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Presented at the 20th Annual USEPA National Operator Trainers Conference Buffalo, NY, June 8, 2003. ACTIVATED SLUDGE MICROBIOLOGY PROBLEMS AND THEIR CONTROL Michael Richard, Ph.D. Sear-Brown Fort Collins, CO CONTENTS I. Introduction II. Microbiology Problems and Their Causes 1. Poor Floc Formation, Pin Floc and Dis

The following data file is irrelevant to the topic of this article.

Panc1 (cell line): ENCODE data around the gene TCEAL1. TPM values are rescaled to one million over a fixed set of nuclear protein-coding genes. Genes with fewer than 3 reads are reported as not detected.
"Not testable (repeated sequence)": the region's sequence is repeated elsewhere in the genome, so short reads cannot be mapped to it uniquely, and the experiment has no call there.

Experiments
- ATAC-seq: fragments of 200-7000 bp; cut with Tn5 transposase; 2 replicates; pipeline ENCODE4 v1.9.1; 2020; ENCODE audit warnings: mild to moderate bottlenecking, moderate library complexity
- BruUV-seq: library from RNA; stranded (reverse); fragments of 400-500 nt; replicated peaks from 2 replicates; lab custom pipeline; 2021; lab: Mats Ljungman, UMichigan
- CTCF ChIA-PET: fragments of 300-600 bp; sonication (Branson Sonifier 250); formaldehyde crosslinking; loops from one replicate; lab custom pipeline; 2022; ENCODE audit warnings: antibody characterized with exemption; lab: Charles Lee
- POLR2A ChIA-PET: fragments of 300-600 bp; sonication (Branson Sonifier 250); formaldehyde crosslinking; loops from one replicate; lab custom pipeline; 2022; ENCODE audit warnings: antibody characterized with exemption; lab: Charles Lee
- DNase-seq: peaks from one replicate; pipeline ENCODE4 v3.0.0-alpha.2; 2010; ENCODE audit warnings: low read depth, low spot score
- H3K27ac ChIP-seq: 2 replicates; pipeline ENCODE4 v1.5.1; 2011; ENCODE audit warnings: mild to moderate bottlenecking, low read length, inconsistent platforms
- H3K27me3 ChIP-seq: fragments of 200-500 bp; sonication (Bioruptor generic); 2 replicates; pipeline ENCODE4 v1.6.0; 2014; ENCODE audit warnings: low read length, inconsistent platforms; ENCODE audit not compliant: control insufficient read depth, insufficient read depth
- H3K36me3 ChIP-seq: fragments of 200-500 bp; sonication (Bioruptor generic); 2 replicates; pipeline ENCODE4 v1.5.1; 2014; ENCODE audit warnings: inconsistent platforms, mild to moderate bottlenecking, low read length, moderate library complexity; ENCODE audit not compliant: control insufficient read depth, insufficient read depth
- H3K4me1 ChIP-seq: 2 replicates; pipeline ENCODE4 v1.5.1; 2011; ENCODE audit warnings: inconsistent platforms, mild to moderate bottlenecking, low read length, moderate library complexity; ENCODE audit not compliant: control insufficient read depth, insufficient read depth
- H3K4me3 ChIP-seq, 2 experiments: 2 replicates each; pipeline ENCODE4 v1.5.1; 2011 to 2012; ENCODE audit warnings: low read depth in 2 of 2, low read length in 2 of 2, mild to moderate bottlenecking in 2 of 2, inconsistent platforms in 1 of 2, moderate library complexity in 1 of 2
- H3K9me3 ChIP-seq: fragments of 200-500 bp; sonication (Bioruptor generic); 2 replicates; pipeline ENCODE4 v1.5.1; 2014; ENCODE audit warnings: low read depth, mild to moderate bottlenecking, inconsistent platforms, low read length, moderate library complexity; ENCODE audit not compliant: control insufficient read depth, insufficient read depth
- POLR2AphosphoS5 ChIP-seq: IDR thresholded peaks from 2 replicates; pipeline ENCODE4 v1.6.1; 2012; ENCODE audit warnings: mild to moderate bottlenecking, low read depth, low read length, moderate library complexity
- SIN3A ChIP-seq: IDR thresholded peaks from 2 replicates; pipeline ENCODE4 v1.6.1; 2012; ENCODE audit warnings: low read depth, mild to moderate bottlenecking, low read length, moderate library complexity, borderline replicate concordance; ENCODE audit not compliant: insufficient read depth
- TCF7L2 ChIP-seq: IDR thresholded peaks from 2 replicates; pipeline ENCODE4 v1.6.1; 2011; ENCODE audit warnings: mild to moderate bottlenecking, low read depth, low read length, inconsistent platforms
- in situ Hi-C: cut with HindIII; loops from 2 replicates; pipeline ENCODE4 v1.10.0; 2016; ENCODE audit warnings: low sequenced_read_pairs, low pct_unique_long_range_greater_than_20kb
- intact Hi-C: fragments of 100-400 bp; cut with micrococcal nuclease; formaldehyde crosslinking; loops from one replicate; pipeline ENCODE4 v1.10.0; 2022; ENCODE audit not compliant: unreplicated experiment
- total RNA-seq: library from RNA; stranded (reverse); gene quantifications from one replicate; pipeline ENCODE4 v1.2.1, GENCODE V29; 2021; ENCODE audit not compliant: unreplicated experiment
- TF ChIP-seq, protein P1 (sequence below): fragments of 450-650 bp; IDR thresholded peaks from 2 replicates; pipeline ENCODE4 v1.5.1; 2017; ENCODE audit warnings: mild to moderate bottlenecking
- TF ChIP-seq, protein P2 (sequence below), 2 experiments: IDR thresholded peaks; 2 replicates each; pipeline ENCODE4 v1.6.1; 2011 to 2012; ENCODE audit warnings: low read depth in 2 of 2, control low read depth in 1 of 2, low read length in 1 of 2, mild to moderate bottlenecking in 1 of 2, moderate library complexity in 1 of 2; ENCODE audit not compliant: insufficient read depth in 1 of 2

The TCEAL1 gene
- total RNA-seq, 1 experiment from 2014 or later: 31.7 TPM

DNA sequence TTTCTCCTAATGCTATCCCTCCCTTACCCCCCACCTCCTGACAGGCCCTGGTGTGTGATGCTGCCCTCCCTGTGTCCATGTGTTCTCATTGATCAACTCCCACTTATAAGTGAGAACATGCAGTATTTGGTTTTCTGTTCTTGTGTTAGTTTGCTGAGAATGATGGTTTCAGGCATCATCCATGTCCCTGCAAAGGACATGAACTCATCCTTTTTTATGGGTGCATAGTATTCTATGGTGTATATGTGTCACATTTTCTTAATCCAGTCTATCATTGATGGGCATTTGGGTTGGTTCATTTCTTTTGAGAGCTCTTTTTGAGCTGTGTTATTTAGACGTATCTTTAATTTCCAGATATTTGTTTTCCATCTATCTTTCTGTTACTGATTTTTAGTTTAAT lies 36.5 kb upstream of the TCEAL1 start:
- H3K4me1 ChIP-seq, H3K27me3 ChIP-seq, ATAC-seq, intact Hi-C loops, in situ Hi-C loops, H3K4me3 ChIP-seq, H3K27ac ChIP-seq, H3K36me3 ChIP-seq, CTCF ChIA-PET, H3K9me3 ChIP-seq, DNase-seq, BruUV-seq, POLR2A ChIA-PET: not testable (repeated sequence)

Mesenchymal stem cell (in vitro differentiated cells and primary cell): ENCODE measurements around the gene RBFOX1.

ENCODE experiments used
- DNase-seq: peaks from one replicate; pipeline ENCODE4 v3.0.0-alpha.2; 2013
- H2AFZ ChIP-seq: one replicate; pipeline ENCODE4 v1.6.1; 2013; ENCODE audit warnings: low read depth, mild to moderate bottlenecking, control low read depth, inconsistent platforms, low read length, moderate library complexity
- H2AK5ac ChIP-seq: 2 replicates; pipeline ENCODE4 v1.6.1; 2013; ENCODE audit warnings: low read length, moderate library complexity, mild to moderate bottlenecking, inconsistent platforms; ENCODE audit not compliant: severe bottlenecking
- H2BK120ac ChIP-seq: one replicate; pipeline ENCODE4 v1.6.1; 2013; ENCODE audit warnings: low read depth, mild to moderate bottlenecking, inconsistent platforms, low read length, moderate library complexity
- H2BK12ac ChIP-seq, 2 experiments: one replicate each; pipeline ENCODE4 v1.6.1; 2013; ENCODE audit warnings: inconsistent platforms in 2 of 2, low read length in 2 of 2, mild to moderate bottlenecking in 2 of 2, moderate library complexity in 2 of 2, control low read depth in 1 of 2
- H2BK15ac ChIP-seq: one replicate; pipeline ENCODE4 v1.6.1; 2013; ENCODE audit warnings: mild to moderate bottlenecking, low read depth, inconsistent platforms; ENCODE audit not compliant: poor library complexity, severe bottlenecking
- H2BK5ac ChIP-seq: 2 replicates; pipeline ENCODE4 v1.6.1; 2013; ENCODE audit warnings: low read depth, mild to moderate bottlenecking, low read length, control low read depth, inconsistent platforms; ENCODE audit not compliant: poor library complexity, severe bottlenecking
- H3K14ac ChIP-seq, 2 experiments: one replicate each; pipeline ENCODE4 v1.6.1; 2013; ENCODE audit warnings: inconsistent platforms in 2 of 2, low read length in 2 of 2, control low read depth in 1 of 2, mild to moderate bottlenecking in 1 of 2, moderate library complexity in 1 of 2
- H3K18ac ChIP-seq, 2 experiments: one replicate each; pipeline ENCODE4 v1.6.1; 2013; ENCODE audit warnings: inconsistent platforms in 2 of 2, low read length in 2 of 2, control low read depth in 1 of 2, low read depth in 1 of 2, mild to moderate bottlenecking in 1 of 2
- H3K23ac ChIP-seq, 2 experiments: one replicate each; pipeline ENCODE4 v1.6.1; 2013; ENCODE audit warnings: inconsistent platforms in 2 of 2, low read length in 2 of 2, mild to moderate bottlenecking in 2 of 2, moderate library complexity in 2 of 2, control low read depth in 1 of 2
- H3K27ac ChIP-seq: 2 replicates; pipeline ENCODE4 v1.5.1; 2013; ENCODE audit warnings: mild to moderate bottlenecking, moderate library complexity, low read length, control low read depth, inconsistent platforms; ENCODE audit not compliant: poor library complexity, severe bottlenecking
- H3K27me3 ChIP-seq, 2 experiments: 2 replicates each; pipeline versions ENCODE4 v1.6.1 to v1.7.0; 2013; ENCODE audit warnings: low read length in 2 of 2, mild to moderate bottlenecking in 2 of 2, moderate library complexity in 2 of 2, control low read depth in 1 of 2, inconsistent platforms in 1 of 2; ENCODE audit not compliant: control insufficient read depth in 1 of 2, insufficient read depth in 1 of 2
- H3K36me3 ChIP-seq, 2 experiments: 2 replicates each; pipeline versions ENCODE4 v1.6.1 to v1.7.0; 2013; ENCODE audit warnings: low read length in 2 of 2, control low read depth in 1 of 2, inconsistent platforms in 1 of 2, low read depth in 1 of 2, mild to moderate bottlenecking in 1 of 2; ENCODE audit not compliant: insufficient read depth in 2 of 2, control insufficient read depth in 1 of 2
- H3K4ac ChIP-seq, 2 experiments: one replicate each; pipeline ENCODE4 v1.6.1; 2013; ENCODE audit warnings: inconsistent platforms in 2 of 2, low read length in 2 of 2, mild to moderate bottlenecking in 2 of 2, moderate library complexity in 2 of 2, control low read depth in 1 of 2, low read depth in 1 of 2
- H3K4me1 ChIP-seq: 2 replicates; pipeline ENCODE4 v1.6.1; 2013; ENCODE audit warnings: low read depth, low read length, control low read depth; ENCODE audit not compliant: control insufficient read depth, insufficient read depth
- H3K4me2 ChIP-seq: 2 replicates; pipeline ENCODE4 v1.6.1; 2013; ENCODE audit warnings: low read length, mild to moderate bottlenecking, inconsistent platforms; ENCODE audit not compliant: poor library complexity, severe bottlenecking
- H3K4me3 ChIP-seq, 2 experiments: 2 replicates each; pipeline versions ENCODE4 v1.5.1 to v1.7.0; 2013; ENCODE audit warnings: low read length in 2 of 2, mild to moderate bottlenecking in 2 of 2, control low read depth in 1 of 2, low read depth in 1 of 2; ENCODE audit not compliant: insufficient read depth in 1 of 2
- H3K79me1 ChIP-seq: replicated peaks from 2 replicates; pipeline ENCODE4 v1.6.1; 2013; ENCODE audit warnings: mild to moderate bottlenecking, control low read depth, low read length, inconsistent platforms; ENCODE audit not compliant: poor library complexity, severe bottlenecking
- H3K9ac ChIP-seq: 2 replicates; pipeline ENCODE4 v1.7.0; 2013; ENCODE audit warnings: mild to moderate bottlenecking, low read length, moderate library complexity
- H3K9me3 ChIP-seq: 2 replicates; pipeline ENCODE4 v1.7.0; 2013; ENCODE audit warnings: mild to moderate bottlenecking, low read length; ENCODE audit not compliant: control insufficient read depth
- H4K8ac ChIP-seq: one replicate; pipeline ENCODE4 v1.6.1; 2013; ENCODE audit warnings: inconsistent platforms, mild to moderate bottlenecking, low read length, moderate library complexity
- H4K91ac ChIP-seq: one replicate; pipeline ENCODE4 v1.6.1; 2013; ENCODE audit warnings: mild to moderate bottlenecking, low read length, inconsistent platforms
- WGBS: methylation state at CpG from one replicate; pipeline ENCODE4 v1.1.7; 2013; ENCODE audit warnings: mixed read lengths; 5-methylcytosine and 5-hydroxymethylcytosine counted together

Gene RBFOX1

1 Presented at the 20 th  Annual USEPA National Operator Trainers Conference Buffalo, NY, June 8, 2003. ACTIVATED SLUDGE MICROBIOLOGY PROBLEMS AND THEIR CONTROL Michael Richard, Ph.D. Sear-Brown Fort Collins, CO CONTENTS I. Introduction II. Microbiology Problems and Their Causes 1. Poor Floc Formation, Pin Floc and Dispersed Growth Problems 2. Toxicity 3. Nitrification and Denitrification Problems 4. Nutrient Deficiency and Polysaccharide Bulking and Foaming 5. Zoogloeal Bulking and Foaming 6. Filamentous Bulking 7. Filamentous Foaming III. Practical Control Methods for Filamentous Bulking and Foaming 1. Short Term Control Methods a. Sludge Juggling  b. Polymer Addition c. Chlorination 2. Long Term Control Methods a. Low Dissolved Oxygen Problems  b. Wastewater Septicity and Organic Acids c. Low F/M Conditions and Selectors d. Nutrient Deficiency e. Foaming Control IV. Summary V. References and Additional Information   2  INTRODUCTION  Many problems can develop in activated sludge operation that adversely affect effluent quality with srcins in the engineering, hydraulic and microbiological components of the process. The real heart of the activated sludge system is the development and maintenance of a mixed microbial culture (activated sludge) that treats wastewater and which can be managed. One definition of a wastewater treatment plant operator is a bug farmer , one who controls the aeration basin environment to favor good microbiology. This paper will discuss the types of microbiological problems that can occur in activated sludge operation. These include dispersed (non-settleable) growth, pin floc problems, zoogloeal  bulking and foaming, polysaccharide ( slime ) bulking and foaming, nitrification and denitrification problems, toxicity, and filamentous bulking and foaming. The best approach to troubleshooting the activated sludge process is based on microscopic examination and oxygen uptake rate (OUR) testing to determine the basic cause of the problem or upset and whether it is microbiological in nature. These methods are easy, fast and inexpensive compared to other approaches, and are generally understandable and accepted. MICROBIOLOGY PROBLEMS AND THEIR CAUSES Poor Floc Formation, Pin Floc and Dispersed Growth Problems  Basic floc formation, required for activated sludge operation due to the use of gravity clarifiers, is due to a growth form of many species of natural bacteria. Floc-forming species share the characteristic of the formation of an extracellular polysaccharide ( slime ) layer, also termed a glycocalyx. This material, which consists of polysaccharide, protein and sometimes cellulose fibrils, cements the bacteria together to form a floc. Floc formation occurs at lower growth rates and at lower nutrient levels, essentially starvation or stationary growth conditions. Floc-forming species may grow in a dispersed and non-settleable form if the growth rate is too fast. This latter condition, termed dispersed growth, occurs rarely in domestic waste activated sludge operation but occurs often in industrial waste treatment, generally due to high organic loading (high food to microorganism ratio (F/M) conditions). Here, no flocs develop and  biomass settling does not occur, resulting in a very turbid effluent. The correct remedial action for a dispersed growth problem is a reduction in the F/M of the system, usually done by raising the MLSS concentration. Dispersed growth problems often occur after a toxicity or hydraulic washout event when the activated sludge biomass is low and high F/M conditions prevail. Small, weak flocs can be formed in activated sludge that are easily sheared and subject to hydraulic surge flotation in the final clarifier leading to a turbid effluent. These small flocs, termed pin floc, consist only of floc-forming bacteria without a filament backbone and usually   3 are <50um in diameter. Pin floc occurs most commonly at starvation conditions -- a very low F/M and long sludge age. Chronic toxicity can also cause a pin floc condition. Free floating filaments can, at times, cause a dispersed growth problem. Here, the cause is filament-specific and is the same as for filamentous bulking (discussed below). Toxicity Toxic shocks can be a severe problem in activated sludge operation. In a recent study, toxicity upset was experienced by approximately 10% of 25 Colorado activated sludge plants examined during one year. Toxicity problems were found to be a larger problem in small communities compared to larger cities, due to the lack of dilution of toxic releases in small systems. Examples of toxicity events were the washing of cement or lime trucks to a manhole, dumping of congealed diesel fuel to the sewer system, and overload of small systems with septage (which contains a high amount of organic acids and sulfides which can be toxic). Sulfide toxicity to activated sludge is more common than currently recognized. Sulfide may srcinate from outside the activated sludge system, from septic influent wastewater or from septage disposal, or it may srcinate in-house , from anaerobic digester flows or from aeration  basins or primary or final clarifiers with sludge build-up and anaerobic conditions. Hydrogen sulfide toxicity is highly pH dependent, due to the H2S form being the toxic agent and not HS-. The pKa for H2S is 7.0, indicating higher toxicity at a pH of 7 or less when H2S is  predominant, and less toxicity as the pH increases above pH 7 and H2S dissociates. One mg/L of H2S reduces the activated sludge OUR by 50% at pH 7, and the H2S dose to give a 50% OUR reduction increases to 100 mg/L at pH values above pH 8. It is advised to add lime or other alkaline agent to the aeration basin to raise the pH to 7.5 or above if sulfide toxicity is occurring. Toxicity can be diagnosed microscopically, often in the following sequence: 1. an initial flagellate bloom ; 2. subsequent complete die-off of protozoa and other higher life forms; 3. biomass deflocculation, often accompanied by foaming; 4. loss of BOD removal; and 5. filamentous bulking upon process recovery. Toxic wastes generally do not favor filaments directly (except in the case of H2S); rather, upset conditions allow filaments to proliferate. For example, bulking by Sphaerotilus natans  frequently follows a toxic upset due to a high F/M condition. Here the true F/M value may be many-fold that calculated based on total biomass present, due to low viability of the biomass. While microscopic observations can diagnose toxicity after the fact, a better method is use of the OUR test to detect toxicity early.   4 The OUR of an activated sludge fed increasing amounts of a nontoxic waste will initially rise with increasing waste additions to the test bottle, followed by no further increase in OUR with even higher waste additions. In contrast, the OUR of an activated sludge fed a toxic waste may increase initially with increasing waste strength, but will decrease rather dramatically at waste additions above a toxicity threshold value. A useful definition of microbial death is when the fed OUR is less than the basal endogenous OUR. The OUR test is simple (all that is required is as a BOD bottle and a dissolved oxygen probe) and usually takes less than two hours to perform. The normal OUR of the activated sludge must  be known before hand, so run this test periodically to know what is normal for your plant. Nitrification and Denitrification Problems  Nitrification can create problems in activated sludge operation. Many plants experience an upset condition with dispersed growth and filamentous bulking every spring when warmer temperatures induce nitrification. Some plants experience a loss of chlorine disinfection during nitrification onset, due to a transient period (weeks) of nitrite build-up. Nitrite has a significant chlorine demand (one part nitrite consumes one part chlorine) while ammonia and nitrate do not. A large problem in some plants is a low pH (to as low as pH = 6) caused by extensive nitrification and low wastewater alkalinity. This often causes pin floc and high effluent turbidity. Some plants reduce aeration to reduce nitrification or add soda ash, lime or magnesium hydroxide as a source of alkalinity if this becomes a problem. The use of lower dissolved oxygen concentration (1.0 mg/L or less) to control nitrification is not without the risk of inducing filamentous bulking by low dissolved oxygen filaments. Another problem caused by nitrification is denitrification. Here, bacteria common in the activated sludge floc respire using nitrate in place of free oxygen when it is lacking and release nitrogen gas as a by-product. This gas is only slightly soluble in water and small nitrogen gas  bubbles form in the activated sludge and cause sludge blanket flotation in the final clarifier. An indication of the occurrence of denitrification can be obtained by holding the sludge in the settling test jar for several hours. If the sludge rises ( pops ) within 2 hours or less, denitrification  problems may be occurring. Denitrification problems are more prevalent during the warmer times of the year and can be more severe if a filamentous sludge is present, due to more extensive entrapment of the nitrogen gas bubbles by a filamentous sludge. Control of denitrification is either by control of nitrification (reduced sludge age or reduced aeration); or by reducing denitrification by removing the sludge faster from the final clarifier (increased RAS rates) or by increasing the dissolved oxygen concentration in the final clarifier. This can be done by increasing the aeration basin dissolved oxygen concentration especially at the clarifier end of the aeration basin. One method useful in severe cases is the addition of hydrogen peroxide as an oxygen source directly to the center well of the final clarifier.  Nitrification and denitrification problems can be particularly troublesome in industrial waste systems where ammonia is supplemented. Here, inorganic nitrogen (ammonia or nitrate) must be